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I am a professional blogger.

Well, in the loosest sense of the word….as far as anyone can be professional with Lego lying about all over the floor, and a tendency to eat at my desk.

I also used to be a business analyst so I am a little bit partial to the odd number. I even like a spot of digging and faffing about with the website analytics type stuff that most people ignore in favour of watching paint dry.

This meant that when my domain authority dropped a few weeks ago, I noticed.

What is domain authority?

Some people think that Google rules the Internet, and generally speaking, they do. However, PRs and SEOs don’t just use Google’s data to find out about the quality of a site, they also use other organisations statistics. One such company is Moz.

Moz provides a number of metrics, of which domain authority is one. It tells an organisation how trustworthy and authoritative your site is within your niche. In other words, does your site provide great, trustworthy content that my brand would like to be associated with?

Higher domain authority means a more authoritative site; a blog with over 40 is considered to be very good, but anything over 35 isn’t a slouch either.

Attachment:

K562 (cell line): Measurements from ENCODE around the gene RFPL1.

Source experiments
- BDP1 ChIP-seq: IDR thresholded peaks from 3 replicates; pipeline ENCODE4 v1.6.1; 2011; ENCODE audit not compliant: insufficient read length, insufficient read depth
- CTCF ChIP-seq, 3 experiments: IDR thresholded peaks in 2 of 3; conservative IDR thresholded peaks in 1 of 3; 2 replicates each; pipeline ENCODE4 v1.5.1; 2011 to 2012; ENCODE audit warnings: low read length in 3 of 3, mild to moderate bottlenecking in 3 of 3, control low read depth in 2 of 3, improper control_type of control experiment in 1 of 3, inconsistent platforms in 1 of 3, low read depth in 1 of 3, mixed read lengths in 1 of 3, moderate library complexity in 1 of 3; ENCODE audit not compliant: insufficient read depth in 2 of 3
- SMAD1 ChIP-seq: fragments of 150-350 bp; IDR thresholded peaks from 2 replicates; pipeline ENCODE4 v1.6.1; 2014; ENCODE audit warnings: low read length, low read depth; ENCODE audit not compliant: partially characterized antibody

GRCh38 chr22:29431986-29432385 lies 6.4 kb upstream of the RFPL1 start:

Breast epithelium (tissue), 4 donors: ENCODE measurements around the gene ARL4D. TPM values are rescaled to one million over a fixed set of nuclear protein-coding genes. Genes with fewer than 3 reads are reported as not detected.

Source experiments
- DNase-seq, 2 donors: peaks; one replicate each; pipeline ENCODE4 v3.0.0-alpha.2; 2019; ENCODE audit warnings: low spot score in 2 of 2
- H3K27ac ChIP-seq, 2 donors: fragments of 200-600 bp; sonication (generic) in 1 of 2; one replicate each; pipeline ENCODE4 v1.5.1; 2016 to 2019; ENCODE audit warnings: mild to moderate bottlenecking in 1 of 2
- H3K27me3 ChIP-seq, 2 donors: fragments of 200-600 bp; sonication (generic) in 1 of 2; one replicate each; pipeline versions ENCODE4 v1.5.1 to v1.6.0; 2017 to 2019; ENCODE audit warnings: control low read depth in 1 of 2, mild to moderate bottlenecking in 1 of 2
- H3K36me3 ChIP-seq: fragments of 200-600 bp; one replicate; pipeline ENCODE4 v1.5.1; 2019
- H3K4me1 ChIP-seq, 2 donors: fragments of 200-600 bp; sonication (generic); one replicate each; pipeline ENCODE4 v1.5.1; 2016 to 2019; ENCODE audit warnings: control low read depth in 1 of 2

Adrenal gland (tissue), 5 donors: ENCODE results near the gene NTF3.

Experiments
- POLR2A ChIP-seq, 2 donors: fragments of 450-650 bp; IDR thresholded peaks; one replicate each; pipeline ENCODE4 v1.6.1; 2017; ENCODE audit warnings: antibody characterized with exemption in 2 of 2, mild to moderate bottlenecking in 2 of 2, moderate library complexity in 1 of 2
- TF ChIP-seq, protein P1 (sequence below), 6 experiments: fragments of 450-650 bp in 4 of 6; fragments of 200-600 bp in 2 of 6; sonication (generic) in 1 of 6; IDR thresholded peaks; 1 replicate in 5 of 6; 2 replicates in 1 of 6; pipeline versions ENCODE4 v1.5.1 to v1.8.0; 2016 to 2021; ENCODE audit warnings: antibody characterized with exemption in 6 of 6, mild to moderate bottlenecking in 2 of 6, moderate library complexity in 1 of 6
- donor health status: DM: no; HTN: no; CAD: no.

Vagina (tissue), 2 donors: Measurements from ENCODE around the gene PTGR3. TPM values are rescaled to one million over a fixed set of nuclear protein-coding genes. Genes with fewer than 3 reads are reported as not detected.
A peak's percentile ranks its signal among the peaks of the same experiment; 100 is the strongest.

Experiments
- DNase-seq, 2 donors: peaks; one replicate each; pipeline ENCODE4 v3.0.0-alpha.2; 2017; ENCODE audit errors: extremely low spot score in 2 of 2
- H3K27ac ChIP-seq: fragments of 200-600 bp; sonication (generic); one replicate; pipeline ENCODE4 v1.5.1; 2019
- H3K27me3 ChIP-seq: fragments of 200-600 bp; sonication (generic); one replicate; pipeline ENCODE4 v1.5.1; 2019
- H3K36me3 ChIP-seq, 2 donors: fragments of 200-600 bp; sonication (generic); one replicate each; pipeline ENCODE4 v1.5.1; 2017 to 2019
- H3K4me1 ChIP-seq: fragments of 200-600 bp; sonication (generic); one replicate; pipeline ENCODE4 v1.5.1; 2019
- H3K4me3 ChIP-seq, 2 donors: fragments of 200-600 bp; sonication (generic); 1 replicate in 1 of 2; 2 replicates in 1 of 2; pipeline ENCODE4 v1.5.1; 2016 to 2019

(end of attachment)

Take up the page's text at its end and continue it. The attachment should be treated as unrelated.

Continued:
Why should you keep an eye on it?

Factors that influence your domain authority include the age of your site, links into it, and links within it. As with Google page rank, there isn’t one factor that affects it. Annoyingly, there are quite a few of them.

If you want to stay professional, and avoid tripping over that Lego, then you need to keep a look out as otherwise you might get a very sharp jab in the bottom of your foot.

This means it is wise to keep a record of your domain authority, so that if there is a blip in the way the index is calculated, you can actually tell. You are then in a great position to ask the lovely Moz people what is going on with a little more than a feeling something isn’t right.

After the domain authority shenanigans of the last two weeks, I now watch very carefully what is happening to my Moz metrics on a weekly basis. If you nip over to the KiddyCharts blog , you can too with my lovely new spreadsheet. There is also more information on domain authority in this article too.

In you keep track of your statistics, you can avoid not spotting those nasty, pointy bits of Lego lying about all over the floor and putting you off your blogging stride.

Helen Neale is Webmaster extraordinaire at, which she began in January 2012 to distract her from running around after her two kids. She used to be a business analyst and still has an unhealthy obsession with all things geek. She blogs for fun at, and is much less professional there; watch out for the dirty washing lying about. She spends too much time on Facebook and Twitter, and rather likes Lego and Strawberry Laces. 

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